Sunday, February 7, 2010

Robert E. Lee

(post with photographs can be viewed at
I once had a small handbook titled “How to Speak Southern.” Under the heading Robert E. Lee, the book had the definition, “The finest gentlemen to ever walk the face of the earth and greatest example of what it means to be Southern.” I believe it was the only part of the book not written in jest.

Robert E. Lee was born in 1807 at Stratford Hall, only a few miles from where George Washington was born, on the Chesapeake Bay. Lee was the product of Colonial gentry and his father was a revolutionary hero (Light horse Harry). Built in the 1730’s, the home remains enviable to this day. It is everything you would expect for the original Governor of Virginia and the very definition of “landed gentry.”

There is a fee to enter the grounds and when you do so they take some general information for their visitor’s log. When I told the man in the little booth my zip code he paused, “that’s Philadelphia isn’t it?”
Turns out he grew up 3 blocks from where I now live. He asked if the area has gotten any better to which I had to reply, “not really.” He knocked ten dollars off my admission.

The place is closed for winter renovations and I could see carpenters at work through the frosted windows. The brochures talk of how the estate was a self sustained village and center for colonial life. That looked as if it was true, with the palace in the center and village shacks surrounding it. Upon closer inspection all the small shacks were labeled “slave quarters.” The larger shacks or buildings were the stables and barn, or the detached, large, kitchen that served the main house.

I have often read of the struggle Lee had at the outbreak of the war, as to which side he would join. He was invited to lead the Union forces but declined in order to serve Virginia and become the most storied General in the Civil War. Looking at the grandeur of his childhood I wonder how much of an internal struggle he may have really had. Here, before me was a level of comfort I would never aspire to gain, but it was his heritage. Here I saw a way of life that anyone would hope to one day gain, but he had it before he entered this world. It was who he was.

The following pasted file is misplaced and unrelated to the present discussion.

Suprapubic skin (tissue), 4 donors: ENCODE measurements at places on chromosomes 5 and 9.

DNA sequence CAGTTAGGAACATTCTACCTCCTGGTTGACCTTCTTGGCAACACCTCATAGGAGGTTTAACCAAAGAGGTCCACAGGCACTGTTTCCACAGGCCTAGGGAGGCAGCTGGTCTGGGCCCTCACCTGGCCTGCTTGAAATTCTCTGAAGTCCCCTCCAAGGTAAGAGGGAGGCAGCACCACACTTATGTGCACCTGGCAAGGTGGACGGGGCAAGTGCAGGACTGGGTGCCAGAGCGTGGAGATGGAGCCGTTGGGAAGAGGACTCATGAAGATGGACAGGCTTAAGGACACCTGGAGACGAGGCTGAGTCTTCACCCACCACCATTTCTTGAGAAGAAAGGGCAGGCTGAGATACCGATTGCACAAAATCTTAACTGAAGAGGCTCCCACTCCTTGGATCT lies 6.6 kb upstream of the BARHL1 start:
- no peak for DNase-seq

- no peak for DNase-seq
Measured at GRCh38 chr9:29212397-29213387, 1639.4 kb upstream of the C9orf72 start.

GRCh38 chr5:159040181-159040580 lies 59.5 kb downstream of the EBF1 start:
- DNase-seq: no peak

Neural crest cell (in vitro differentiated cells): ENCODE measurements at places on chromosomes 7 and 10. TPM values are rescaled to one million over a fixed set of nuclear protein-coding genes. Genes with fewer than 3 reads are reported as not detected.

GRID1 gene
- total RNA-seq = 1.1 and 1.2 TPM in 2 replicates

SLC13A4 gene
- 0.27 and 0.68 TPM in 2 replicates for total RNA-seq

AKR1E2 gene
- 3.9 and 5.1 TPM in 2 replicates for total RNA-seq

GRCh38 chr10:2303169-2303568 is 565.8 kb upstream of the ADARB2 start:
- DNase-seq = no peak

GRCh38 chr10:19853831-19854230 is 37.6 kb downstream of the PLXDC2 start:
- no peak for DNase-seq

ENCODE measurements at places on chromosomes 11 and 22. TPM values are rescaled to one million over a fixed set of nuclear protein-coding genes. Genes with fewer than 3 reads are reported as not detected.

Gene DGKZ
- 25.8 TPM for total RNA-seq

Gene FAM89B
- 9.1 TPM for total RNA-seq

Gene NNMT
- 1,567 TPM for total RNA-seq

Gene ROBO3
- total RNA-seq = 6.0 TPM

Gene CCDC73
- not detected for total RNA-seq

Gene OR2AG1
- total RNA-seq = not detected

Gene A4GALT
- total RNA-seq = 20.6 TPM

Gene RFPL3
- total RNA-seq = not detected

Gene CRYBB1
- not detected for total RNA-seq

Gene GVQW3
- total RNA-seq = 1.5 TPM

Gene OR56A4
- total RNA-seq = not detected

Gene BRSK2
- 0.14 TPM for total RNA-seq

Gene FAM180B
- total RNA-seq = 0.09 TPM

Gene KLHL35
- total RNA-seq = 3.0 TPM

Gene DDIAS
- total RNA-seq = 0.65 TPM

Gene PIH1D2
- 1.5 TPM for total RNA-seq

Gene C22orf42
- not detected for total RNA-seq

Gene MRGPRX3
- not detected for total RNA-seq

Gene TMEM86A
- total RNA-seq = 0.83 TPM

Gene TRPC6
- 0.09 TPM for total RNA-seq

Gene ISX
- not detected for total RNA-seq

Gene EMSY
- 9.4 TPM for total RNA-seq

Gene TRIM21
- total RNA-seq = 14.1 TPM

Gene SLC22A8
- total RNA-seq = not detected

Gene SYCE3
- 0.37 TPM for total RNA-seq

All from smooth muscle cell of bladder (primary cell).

It would have taken a remarkable person to join and fight for a side in which victory meant the destruction of the world from which he came. If the North prevailed, places like Stratford Hall would be unsustainable.

Then again, Lee would have had a front row seat to the horrors of slavery. Lee would have seen what it looked like to degrade another person for your own benefit. He would have sat at the table being served by people who were good enough to raise your children, but then beaten when displaying independent thought. How could someone who saw this first hand pick up the sword in order to defend the right to kill and maim another person without punishment?

Many will think me unfair in my thought process and wondering here. Many will say I cannot judge a man in history by present standards. Many will tell me to relax and temper my zeal.

None of those leveling that criticism will be black people. The ones descended from those who truly had the most at stake in Lee’s decision.


uglyblackjohn said...

But wasn't slavery moral?
I often used this line of thinking when I became Mormon.

Corbie said...

Loved this post. Loved loved loved it. I think in many instances we can judge a historical figure by present standards - decency, morality, and compassion are not modern-day concepts.